Reading through Revelation – Chapter 6 – The Lamb opens the first seals

The Four Horsemen


Revelation 6:1-8

GNV

6 1 The Lamb openeth the first seal of the book. 3 The second, 5 the third, 7 the fourth. . .

1 After I beheld when the Lamb had opened one of the seals, and I heard one of the four beasts say, as it were the noise of thunder, Come and see.

Therefore I beheld, and lo, there was a white horse, and he that sat on him, had a bow, and a crown was given unto him, and he went forth conquering that he might overcome.

And when he had opened the second seal, I heard the second beast say, Come and see.

And there went out another horse, that was red, and power was given to him that sat thereon to take peace from the earth, and that they should kill one another, and there was given unto him a great sword.

5 And when he had opened the third seal, I heard the third beast say, Come and see. Then I beheld, and lo, a black horse, and he that sat on him, had balances in his hand.

And I heard a voice in the midst of the four beasts say, A measure of wheat for a penny, and three measures of barley for a penny, and oil, and wine hurt thou not.

7 And when he had opened the fourth seal, I heard the voice of the fourth beast say, Come and see.

And I looked, and behold, a pale horse, and his name that sat on him was Death, and Hell followed after him, and power was given unto them over the fourth part of the earth, to kill with sword, and with hunger, and with death, and with beasts of the earth.


Thoughts

Here are various views of this passage and study helps. A question for us is – does Revelation also deal with the long and important history of the Church or only with the End of the Age?


Insight from other bloggers: General

And Then Messiah Shall Come

Jerry Parks, in a comment

“The Revelation in my thinking, only reaffirms the oneness of Jew and Gentile as taught in scripture. It exposes the world totally corrupted by the fall of Satan, and covers a time period from that fall through the birth of Messiah; and extends through to the end of this age and beyond. . . Revelation is historic, and it is specific to future events. It is allegorical and it is literal to His plan for His creation and, more specifically, for His people in creation. It is awesome in its revealing of His judgments and final wrath, and of His love and final rewards.”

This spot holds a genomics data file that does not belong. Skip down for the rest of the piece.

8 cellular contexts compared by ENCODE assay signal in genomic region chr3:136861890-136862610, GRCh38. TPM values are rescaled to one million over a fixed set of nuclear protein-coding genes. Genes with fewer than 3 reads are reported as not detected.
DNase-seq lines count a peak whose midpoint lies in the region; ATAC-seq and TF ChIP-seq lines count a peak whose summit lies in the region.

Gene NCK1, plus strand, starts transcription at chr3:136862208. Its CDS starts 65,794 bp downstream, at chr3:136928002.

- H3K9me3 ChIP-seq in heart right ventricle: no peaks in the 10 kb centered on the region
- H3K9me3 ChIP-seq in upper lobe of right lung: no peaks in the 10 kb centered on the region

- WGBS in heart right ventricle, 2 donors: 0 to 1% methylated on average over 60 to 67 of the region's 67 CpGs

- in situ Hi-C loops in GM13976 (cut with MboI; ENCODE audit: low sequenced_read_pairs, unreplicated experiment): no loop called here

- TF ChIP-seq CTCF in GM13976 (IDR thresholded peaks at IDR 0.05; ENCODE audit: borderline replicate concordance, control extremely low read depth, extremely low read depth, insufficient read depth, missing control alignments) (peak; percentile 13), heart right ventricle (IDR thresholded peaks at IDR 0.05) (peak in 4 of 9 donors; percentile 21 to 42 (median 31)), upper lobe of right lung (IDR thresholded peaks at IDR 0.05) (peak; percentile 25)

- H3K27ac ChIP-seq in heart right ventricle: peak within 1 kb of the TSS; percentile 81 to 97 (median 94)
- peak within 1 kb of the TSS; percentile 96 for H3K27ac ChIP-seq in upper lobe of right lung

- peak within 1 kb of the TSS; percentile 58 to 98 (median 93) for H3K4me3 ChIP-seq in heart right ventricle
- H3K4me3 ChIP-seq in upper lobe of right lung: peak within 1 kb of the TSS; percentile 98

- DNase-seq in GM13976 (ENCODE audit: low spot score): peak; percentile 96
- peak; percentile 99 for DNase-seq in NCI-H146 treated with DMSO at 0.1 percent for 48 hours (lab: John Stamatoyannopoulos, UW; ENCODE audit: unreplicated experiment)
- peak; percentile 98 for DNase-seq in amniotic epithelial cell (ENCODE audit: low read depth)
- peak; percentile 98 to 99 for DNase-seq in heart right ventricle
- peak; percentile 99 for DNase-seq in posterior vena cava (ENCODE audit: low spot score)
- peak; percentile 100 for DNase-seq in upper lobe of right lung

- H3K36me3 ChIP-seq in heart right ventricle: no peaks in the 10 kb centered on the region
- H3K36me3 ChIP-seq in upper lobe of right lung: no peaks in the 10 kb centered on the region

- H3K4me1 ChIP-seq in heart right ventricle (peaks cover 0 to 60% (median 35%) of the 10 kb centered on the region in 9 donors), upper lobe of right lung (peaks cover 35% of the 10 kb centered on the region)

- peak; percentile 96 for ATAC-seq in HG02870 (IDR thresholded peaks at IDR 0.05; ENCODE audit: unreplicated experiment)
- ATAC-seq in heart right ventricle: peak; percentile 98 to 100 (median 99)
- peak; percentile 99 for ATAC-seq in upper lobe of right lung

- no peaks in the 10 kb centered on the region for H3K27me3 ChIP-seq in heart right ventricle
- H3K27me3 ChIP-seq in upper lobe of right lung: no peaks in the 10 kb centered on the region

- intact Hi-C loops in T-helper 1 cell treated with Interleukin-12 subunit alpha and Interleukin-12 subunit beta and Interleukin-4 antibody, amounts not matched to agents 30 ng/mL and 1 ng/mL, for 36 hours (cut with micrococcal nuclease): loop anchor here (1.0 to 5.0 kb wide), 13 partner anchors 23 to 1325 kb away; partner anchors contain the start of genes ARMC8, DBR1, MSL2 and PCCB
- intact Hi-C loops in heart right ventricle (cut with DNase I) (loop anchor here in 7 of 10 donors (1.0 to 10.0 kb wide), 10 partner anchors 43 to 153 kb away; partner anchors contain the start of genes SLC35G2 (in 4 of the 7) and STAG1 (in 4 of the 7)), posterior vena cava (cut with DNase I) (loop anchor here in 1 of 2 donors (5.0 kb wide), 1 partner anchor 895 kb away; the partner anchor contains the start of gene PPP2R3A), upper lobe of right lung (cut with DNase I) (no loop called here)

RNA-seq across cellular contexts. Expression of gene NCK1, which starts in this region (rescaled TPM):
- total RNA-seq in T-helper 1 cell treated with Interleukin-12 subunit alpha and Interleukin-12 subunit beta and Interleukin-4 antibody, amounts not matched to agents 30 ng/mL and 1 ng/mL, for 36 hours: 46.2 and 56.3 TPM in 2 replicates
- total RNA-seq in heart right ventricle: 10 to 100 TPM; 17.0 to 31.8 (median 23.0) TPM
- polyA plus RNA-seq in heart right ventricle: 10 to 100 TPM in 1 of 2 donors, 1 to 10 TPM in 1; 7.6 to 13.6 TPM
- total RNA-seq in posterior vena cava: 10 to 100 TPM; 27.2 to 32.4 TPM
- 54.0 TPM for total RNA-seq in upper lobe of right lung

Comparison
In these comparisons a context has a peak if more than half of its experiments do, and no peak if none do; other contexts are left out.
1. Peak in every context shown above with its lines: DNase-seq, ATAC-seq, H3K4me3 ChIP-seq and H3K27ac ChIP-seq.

Commentaries

The Wycliffe Bible Commentary, The Moody Bible Institute, 1962

“Note that in these first four scenes there are no names of individuals, human or superhuman, no geographical terms, and no specific events. The judgments are, as it were, of a general nature: wars have occurred often on earth, and they are often accompanied by pestilence and by scarcity of food, if not famine conditions. This would seem to be, then, just a preliminary phase of the more terrible judgments to follow.” [p. 1506]

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Commentary Critical and Explanatory on the Whole Bible
Revelation 6

The opening of the first six of the seven seals.

“. . . [Many] hold that all these seals have been fulfilled, the sixth having been so by the overthrow of paganism and establishment of Christianity under Constantine’s edict, A.D. 312. There can, however, be no doubt that at least the sixth seal is future, and is to be at the coming again of Christ. The great objection to supposing the seals to be finally and exhaustively fulfilled (though, probably, particular events may be partial fulfillments typical of the final and fullest one), is that, if so, they ought to furnish (as the destruction of Jerusalem, according to Christ’s prophecy, does) a strong external evidence of Revelation. . . Probably not isolated facts, but classes of events preparing the way for Christ’s coming kingdom, are intended by the opening of the seals.”